Can the budget please the people?


Abul Mal Abdul MuhithFinance minister Abul Mal Abdul Muhith has increased the 2017-18 budget to a targeted Tk 4 lakh 266 crore taka, that is, about Tk 83 thousand crore more than the amended budget of the current fiscal. We have never even come anywhere near reaching the target set by the budget every year, indicating a glaring shortcoming in our economic management. However, the finance minister has given no guidelines on how to emerge from this situation.

As in the past eight budgets, this time too, the finance minister declared a huge deficit budget, yet with no indication of how this will be met. He says this budget will take us to the development highway, but has given no guidance on how to cross the obstacles on the way.

There are doubts as to whether the finance minister will get the conducive domestic and international environment he has had in the past to implement the budget. The recent natural disaster, along with the high prices of rice, will render the market even more unstable. It will be hard to contain inflation at 5.5 per cent. The economy may be in dire straits, with export growth dropping and a fall in remittances from abroad.

While the government speaks of reduced scope of employment, it is unfortunate that the budget has no guidelines as to ways to increase employment opportunities. Capital flight and weakness in the banking system are a big challenge to the economy, but the finance minister did not bother to touch upon this. If one does not admit a problem, how can it be resolved?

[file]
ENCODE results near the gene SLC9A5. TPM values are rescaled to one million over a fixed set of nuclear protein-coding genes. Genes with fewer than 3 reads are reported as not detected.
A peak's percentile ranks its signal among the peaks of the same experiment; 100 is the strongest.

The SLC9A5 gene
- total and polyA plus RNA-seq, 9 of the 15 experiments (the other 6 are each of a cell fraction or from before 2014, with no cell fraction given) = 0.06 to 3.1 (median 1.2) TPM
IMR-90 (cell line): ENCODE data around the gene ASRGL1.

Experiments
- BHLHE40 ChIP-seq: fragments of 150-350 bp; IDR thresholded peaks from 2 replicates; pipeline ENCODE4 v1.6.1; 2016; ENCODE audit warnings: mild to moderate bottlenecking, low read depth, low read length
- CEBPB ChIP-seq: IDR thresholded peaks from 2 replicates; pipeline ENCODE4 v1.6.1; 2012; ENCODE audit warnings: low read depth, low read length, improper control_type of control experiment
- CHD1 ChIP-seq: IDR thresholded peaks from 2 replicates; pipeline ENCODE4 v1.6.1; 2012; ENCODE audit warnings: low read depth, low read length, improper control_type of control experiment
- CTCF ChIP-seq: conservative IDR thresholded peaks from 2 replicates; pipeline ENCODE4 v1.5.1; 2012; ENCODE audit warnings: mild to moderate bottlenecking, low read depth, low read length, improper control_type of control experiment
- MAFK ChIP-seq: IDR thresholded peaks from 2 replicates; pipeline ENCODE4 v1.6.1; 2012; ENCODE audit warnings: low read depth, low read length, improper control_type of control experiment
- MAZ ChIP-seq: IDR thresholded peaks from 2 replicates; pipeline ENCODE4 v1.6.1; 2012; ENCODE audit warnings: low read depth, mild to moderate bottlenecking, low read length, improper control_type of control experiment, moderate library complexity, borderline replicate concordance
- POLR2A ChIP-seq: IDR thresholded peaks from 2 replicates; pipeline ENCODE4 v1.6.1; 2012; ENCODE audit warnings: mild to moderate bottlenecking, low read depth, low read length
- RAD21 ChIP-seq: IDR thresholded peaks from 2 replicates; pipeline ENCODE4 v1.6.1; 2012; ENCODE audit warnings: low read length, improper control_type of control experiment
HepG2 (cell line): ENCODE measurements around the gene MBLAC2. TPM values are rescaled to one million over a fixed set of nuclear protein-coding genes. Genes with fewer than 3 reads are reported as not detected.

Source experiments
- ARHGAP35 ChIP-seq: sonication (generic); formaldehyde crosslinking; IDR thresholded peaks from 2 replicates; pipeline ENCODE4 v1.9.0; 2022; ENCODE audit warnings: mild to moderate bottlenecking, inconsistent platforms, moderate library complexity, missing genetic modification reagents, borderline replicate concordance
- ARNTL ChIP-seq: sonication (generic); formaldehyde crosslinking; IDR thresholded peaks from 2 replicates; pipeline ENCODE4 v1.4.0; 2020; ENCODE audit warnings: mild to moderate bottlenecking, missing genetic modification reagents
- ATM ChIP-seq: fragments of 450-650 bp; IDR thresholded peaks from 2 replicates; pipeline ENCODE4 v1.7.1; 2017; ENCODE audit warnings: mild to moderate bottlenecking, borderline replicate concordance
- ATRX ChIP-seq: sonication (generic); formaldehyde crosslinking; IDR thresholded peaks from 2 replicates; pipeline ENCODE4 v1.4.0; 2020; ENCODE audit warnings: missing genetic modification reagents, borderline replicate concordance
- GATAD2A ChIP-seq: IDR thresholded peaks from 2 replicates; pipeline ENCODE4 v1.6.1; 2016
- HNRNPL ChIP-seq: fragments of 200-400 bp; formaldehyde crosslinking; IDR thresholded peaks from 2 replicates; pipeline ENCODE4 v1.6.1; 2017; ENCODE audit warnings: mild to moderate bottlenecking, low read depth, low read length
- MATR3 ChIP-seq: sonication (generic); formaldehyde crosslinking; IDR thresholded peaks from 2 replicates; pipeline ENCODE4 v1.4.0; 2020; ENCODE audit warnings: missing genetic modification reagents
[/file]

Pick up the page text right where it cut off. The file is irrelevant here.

The finance minister has presented a budget reeking of self-complacence. With votes in mind, he has stayed VAT in certain sectors, but has retained the 15 per cent VAT on other products and services. The common people will bear the brunt. The hike in gas prices will also have a detrimental impact of public life.

Glaring weaknesses in the budget include failure to offer any effective measures to increase private investment, reduction of allocations in the sectors of health, education and human resources, with a propensity to increase expenditure in the non-productive sector.

One one hand there is a lack of investment-friendly environment, and on the other hand, excessive taxes are being imposed on bank deposits. This is suicidal. This gives rise to the question as to whether the finance minister wants to encourage money being siphoned off overseas.

The budget has just been placed in parliament. Before it is finally passed, we hope the members of parliament keep in mind the matter of people’s interests.

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